Holly Golightly and the Brokeoffs: Medicine County

Holly Golightly and the Brokeoffs
Medicine County
Damaged Goods

Singer-songwriter Holly Golightly has always had a love affair with American roots music, especially rockabilly and Northwest ’60s garage. She became known to many fans first in her association with Billy Childish, the female group Thee Headcoatees, and started recording around 1992, while her first solo project debuted in 1995.

Over 20 albums later, Golightly continues more recent explorations of country blues. But about one-half of Medicine County is more clearly influenced by the progeny of Cash at his blackest — Nick Cave, the Handsome Family, and the Louvin Brothers of “Knoxville Girl”. It makes for a strong contribution to the creative re-interpretations of genres and their expectations, without a radical departure from them.

Parts of Medicine County, like “Escalator”, are downright goofy, but that is right at home in the genre she’s embracing, one which ranges from Lil’ Jimmy Dickens’s puckish “May the Bird of Paradise Fly Up Your Nose” to C.W. McCall’s grinner “Convoy”. Such songs serve as comic relief from the stock repertoire of murder, cheatin’, drinkin’, love, heartache, and work songs that have come to give the classic country genre an identity slightly darker and to the side of its rock ‘n’ roll offshoots, and closer to its Blues cousin (admittedly an incestuous one at that).

Golightly and co. take on classics like “Jack O Diamonds” and “Blood on the Saddle”, covered by scores of other artists. However, she is backed by Lawyer Dave, whose vocals both complement and support Golightly’s in near perfect measure, and besides which have an effortless twang well-suited to their experiments in the country-blues genre. In addition, these standards are animated by spare but competent musicianship, such as the banjo and tambourines on “Jack O Diamonds”.

On the one hand, she serves up country blues. “Eyes in the Back of My Head”, unsurprisingly on the subject of paranoid love, falls into this category, but other blues-inflected numbers are trashier, harmonica-driven, recruiting amplified guitars, shakers, and washboards for the job. This style is exemplified especially by “When He Comes”. “Two Left Feet”‘s slow, sliding blues guitar is like a slower, tamer Jon Spencer Blues Explosion . The song’s lyrics are also a hilarious way to say “I love you”: “I don’t mind if you can’t keep time with me / I don’t mind if you’ve got two left feet”. “When He Comes” also has a strong trash blues riff, but is a stomper reminiscent of Scott H. Biram.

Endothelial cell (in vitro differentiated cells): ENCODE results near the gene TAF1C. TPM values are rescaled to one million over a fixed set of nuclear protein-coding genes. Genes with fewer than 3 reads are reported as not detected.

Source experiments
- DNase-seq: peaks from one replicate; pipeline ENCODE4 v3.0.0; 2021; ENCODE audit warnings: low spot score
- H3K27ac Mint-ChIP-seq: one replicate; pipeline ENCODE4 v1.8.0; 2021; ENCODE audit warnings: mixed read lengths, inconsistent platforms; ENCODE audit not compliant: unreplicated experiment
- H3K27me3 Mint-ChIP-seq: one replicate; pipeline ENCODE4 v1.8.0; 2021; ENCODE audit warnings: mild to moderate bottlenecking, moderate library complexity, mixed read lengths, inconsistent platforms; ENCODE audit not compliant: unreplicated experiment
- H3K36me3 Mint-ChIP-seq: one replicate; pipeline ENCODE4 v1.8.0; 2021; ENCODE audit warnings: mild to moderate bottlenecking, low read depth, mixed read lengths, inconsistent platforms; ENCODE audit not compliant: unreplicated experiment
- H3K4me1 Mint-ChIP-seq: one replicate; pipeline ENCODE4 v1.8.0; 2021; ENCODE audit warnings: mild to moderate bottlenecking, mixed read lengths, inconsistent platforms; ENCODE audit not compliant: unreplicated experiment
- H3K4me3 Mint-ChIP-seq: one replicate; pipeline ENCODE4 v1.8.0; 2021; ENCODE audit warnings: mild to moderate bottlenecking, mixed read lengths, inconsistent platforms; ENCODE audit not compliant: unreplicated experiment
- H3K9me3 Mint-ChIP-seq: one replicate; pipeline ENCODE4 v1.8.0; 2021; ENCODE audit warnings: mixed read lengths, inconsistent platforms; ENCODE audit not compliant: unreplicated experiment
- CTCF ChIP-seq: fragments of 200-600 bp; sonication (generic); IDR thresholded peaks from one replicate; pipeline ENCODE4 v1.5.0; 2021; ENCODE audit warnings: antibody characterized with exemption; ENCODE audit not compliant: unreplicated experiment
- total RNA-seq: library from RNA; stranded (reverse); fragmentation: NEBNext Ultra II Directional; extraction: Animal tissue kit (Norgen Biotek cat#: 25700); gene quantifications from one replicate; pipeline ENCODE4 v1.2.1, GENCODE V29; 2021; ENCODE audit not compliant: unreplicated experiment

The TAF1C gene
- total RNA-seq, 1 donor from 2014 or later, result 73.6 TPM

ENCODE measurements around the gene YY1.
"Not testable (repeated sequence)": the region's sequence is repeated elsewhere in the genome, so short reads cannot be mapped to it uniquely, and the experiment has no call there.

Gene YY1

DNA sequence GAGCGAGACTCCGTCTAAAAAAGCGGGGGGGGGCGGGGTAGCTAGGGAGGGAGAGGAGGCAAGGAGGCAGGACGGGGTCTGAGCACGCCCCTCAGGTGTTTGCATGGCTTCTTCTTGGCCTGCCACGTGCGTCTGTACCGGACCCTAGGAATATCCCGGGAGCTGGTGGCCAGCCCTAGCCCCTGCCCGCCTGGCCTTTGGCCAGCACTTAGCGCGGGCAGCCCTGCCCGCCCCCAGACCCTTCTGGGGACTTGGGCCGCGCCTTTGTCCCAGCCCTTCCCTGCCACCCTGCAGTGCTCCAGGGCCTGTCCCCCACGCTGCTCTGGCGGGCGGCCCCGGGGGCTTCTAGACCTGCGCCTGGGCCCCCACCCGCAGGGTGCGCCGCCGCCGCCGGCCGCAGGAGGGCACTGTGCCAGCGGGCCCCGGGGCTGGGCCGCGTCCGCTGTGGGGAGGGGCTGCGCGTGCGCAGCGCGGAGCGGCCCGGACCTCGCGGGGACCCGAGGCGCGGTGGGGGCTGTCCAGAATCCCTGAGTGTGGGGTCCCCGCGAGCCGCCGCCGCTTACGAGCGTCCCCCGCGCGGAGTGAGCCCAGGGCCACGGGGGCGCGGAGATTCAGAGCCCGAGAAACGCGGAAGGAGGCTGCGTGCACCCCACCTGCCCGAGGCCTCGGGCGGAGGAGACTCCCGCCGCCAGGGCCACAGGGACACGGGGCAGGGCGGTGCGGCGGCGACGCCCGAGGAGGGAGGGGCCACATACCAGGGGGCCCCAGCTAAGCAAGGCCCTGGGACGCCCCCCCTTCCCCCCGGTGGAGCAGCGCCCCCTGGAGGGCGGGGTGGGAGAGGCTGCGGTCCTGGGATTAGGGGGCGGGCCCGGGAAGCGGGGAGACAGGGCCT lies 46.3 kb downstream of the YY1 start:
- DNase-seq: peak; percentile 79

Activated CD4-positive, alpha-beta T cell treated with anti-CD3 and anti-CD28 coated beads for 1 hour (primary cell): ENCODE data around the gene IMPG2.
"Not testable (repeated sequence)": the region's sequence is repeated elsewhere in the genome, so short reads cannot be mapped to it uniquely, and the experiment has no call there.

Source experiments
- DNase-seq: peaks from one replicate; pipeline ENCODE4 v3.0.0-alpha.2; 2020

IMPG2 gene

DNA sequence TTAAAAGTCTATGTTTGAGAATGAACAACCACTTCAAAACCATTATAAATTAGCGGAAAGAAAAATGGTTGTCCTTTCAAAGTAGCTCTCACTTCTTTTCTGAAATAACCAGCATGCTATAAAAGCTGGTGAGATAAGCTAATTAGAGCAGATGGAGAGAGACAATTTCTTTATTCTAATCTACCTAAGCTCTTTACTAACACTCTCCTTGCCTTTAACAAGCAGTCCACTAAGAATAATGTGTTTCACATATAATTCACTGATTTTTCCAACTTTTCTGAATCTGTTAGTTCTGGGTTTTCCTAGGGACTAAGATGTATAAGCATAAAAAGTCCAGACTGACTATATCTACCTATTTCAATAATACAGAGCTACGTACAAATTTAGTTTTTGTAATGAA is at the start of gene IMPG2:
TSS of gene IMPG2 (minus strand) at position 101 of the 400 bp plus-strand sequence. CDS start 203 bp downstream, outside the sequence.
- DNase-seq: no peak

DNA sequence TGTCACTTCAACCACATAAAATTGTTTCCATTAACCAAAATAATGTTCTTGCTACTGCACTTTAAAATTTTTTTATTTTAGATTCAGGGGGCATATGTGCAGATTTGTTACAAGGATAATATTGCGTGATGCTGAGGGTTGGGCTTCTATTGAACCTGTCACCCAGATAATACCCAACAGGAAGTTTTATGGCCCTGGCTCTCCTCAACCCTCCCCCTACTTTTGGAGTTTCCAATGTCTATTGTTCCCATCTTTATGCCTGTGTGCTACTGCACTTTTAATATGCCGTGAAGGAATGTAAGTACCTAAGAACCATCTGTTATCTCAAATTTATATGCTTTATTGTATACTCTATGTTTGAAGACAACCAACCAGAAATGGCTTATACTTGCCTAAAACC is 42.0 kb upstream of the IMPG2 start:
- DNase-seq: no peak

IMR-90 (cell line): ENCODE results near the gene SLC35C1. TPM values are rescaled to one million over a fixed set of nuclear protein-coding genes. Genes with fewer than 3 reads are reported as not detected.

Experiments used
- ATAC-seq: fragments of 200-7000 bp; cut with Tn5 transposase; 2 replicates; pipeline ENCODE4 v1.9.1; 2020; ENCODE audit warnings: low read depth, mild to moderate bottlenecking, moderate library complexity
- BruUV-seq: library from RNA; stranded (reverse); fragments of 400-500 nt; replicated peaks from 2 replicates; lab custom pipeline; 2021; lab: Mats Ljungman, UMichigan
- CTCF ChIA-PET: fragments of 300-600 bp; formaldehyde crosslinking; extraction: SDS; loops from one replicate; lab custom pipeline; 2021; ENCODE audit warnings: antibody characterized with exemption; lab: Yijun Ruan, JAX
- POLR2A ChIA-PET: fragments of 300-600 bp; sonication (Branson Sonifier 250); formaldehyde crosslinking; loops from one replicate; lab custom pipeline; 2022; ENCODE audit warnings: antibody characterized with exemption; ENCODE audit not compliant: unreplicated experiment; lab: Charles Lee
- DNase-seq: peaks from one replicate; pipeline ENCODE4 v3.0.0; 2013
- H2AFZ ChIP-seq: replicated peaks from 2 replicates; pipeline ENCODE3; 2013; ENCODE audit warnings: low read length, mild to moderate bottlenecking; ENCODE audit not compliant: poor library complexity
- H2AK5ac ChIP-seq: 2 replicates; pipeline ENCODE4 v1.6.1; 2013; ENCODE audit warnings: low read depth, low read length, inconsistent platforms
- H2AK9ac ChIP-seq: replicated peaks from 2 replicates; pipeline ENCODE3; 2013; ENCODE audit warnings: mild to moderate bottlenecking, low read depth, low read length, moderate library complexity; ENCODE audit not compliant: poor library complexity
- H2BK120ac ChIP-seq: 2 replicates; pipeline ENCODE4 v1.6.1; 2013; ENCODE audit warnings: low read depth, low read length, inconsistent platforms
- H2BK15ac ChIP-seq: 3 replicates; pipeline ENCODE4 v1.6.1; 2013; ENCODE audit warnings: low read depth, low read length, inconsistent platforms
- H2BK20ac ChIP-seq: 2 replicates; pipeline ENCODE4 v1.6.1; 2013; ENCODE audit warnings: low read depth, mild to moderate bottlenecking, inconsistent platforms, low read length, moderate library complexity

On the other half you get a dark departure in musical style and lyrics. “Dearly Departed” is a melancholic lullaby with an ethereal echo of Golightly’s own voice, while an acoustic guitar and funeral-worthy organ rock-a-bye baby the song in a vein reminiscent of Mazzy Star. “Forget It” also features Golightly’s own voice in an eerie backing track, while the organ and slo-mo surf guitar twang are right out of the Nick Cave, uh, cave. The lyrics are standard country fare. The singer addresses the thief of her heart, advising that he better be sure he knows what he’s doing, since a heart-stolen woman’s mind can’t be “relied upon to forgive, forget”. “Don’t Fail Me Now” has similar Cave black circus overtones, with heavy cymbals and a creepier cowboy crawl about it. It’s more of a departure from blues and country, and is the kind of fare often associated with the Bloodshot label more than any other.

Track five, “Murder in My Mind”, is a Crampsy slow groover, in a kind of dialogue from verse to verse between Golightly and Lawyer Dave. “I’ve got love in my heart / I don’t mean to sound unkind / Know from the start I’ve got murder in my mind”, she warbles as if in a gothic singles bar where two magnetic souls do a shot of tequila and then pull revolvers on each other. There’s a tongue-in-cheekness to it, a la a lot of alt.country — while its sound quotes Cave and Cash, in the end those influences are far too earnest for them. Consider more evidence from the same song: “One day they’ll find you hangin’ from a beam / Or lyin’ in an alley with a knife stickin’ out of your spleen”.

This is album is accomplished and fun. However, it begs the question: Does this irony suggest a complicated relationship with the genre and its themes, though not a necessarily superficial or short-term one, or is it rather a sign of an artist’s almost routine and fleeting affair with a genre in which she is, at the end of the day, just not totally comfortable? Put differently, is this mere flirtation or true love? Does the name say it all?

RATING 8 / 10